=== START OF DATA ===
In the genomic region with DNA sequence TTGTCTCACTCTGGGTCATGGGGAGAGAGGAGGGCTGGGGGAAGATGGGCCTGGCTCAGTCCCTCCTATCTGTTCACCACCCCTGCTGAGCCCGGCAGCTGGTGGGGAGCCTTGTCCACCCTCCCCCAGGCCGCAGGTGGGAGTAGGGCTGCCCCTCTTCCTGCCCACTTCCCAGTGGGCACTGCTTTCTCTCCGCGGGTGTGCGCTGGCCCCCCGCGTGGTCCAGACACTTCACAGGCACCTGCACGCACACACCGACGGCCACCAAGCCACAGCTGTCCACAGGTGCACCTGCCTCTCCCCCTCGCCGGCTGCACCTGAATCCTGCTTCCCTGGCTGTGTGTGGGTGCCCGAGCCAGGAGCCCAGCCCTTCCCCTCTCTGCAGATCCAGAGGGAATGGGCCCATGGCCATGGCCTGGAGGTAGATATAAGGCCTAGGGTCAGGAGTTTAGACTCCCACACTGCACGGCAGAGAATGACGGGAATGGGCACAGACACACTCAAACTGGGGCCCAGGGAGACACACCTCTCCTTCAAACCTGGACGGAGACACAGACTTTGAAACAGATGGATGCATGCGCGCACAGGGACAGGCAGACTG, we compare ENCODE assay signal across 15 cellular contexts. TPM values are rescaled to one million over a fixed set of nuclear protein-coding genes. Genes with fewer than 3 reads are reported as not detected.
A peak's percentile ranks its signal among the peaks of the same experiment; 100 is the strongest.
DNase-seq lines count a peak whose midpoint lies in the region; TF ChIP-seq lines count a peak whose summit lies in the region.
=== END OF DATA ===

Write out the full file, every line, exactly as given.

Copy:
In the genomic region with DNA sequence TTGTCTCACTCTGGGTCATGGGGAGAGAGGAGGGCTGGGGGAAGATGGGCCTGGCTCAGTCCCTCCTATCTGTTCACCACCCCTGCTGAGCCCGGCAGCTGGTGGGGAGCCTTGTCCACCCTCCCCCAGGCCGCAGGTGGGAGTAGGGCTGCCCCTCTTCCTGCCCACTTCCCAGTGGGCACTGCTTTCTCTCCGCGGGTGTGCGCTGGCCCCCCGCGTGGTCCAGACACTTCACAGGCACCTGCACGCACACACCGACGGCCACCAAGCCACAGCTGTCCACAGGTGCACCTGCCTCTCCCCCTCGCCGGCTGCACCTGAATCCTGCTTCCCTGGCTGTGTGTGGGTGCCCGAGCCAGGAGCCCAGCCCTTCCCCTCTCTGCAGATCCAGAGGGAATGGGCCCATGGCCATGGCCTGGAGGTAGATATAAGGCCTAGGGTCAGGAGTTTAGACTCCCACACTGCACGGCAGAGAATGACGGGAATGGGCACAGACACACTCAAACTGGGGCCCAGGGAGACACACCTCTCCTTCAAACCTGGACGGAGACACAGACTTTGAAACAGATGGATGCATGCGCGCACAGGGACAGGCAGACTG, we compare ENCODE assay signal across 15 cellular contexts. TPM values are rescaled to one million over a fixed set of nuclear protein-coding genes. Genes with fewer than 3 reads are reported as not detected.
A peak's percentile ranks its signal among the peaks of the same experiment; 100 is the strongest.
DNase-seq lines count a peak whose midpoint lies in the region; TF ChIP-seq lines count a peak whose summit lies in the region.